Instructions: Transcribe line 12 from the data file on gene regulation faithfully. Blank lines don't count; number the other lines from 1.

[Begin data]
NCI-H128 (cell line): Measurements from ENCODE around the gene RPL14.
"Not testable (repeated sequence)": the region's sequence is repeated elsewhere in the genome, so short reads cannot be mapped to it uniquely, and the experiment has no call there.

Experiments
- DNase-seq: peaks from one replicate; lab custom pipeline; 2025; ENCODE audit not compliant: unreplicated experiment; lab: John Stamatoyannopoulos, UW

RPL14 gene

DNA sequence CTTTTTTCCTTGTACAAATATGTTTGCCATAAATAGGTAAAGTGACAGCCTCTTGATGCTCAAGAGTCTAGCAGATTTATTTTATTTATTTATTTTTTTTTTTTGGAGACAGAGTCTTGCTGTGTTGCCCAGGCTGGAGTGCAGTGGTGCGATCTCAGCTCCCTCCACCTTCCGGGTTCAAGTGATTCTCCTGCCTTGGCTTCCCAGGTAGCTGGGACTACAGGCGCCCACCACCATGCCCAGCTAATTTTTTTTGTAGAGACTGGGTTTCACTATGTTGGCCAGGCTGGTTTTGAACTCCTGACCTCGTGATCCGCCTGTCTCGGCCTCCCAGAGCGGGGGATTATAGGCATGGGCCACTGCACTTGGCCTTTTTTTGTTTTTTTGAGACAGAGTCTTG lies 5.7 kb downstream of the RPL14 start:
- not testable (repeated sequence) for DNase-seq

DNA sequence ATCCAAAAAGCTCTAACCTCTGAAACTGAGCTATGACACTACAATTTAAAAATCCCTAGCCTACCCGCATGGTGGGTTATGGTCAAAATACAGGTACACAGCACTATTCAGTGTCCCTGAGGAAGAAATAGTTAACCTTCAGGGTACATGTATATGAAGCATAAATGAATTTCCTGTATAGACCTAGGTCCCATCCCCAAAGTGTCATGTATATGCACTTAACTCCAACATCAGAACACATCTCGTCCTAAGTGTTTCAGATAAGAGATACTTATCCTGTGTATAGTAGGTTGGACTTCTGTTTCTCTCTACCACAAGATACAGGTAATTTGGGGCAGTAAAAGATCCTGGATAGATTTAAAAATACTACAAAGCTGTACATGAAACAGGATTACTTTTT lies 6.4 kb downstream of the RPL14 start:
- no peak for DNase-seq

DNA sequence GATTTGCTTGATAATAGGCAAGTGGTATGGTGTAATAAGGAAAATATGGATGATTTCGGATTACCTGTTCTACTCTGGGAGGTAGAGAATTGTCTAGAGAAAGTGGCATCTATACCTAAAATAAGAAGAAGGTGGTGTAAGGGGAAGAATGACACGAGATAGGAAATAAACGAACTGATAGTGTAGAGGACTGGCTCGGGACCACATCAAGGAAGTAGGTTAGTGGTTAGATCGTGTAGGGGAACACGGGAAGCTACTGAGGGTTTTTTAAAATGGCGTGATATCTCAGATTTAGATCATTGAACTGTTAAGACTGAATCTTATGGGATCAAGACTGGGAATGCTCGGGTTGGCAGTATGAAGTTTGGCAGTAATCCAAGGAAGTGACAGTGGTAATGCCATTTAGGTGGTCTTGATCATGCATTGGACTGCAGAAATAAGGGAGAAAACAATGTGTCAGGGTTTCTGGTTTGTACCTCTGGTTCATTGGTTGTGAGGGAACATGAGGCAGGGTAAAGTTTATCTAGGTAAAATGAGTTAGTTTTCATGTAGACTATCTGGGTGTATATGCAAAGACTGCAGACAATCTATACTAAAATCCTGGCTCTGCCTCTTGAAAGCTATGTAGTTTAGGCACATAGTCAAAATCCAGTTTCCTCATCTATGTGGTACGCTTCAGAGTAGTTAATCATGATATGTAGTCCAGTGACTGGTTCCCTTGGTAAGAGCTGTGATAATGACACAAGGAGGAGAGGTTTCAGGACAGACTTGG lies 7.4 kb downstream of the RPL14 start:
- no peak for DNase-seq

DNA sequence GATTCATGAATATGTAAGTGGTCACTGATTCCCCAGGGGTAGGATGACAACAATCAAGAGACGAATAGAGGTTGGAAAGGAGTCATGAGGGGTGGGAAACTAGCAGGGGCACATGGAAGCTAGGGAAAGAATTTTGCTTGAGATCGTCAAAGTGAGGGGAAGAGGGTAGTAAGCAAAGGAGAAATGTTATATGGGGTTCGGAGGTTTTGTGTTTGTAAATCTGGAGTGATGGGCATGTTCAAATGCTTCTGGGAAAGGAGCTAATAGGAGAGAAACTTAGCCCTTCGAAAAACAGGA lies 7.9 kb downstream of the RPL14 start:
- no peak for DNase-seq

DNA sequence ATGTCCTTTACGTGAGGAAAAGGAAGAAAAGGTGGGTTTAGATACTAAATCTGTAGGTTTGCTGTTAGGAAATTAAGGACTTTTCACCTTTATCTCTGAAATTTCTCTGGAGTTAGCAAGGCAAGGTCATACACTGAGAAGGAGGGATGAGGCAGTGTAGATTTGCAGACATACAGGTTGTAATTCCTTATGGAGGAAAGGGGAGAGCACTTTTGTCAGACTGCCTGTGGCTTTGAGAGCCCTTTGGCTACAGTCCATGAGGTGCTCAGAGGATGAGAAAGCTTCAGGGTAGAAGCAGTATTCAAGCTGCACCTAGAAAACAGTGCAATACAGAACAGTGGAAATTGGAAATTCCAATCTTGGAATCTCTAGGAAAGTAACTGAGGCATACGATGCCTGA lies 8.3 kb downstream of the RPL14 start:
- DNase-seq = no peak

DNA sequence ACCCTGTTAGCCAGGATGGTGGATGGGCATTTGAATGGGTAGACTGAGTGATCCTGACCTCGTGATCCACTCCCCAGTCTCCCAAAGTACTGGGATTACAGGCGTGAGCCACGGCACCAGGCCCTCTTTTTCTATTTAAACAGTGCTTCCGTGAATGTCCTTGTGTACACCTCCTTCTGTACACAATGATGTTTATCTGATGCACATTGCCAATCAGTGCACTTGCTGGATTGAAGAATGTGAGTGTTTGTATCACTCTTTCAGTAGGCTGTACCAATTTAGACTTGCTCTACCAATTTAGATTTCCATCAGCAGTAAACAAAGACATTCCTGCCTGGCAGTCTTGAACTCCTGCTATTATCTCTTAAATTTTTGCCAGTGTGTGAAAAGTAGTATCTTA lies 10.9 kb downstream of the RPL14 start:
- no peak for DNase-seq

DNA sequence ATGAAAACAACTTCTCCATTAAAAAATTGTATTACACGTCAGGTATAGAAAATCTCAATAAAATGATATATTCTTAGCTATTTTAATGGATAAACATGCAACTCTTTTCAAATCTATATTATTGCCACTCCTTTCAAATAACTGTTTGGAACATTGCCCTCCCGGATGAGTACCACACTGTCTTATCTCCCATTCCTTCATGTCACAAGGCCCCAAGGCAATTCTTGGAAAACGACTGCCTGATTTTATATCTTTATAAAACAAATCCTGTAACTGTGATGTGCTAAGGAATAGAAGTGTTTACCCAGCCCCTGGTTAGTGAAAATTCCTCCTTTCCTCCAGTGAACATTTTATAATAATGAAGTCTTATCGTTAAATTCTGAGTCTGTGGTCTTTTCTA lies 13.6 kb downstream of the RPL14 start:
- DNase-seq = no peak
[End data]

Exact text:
DNA sequence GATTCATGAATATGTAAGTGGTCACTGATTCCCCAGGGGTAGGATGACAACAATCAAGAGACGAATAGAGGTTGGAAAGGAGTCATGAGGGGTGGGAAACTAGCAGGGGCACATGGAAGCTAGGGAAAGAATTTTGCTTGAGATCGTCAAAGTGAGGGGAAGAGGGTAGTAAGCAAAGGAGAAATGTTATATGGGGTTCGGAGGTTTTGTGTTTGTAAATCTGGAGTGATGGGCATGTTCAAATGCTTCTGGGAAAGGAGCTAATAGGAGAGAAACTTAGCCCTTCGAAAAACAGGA lies 7.9 kb downstream of the RPL14 start: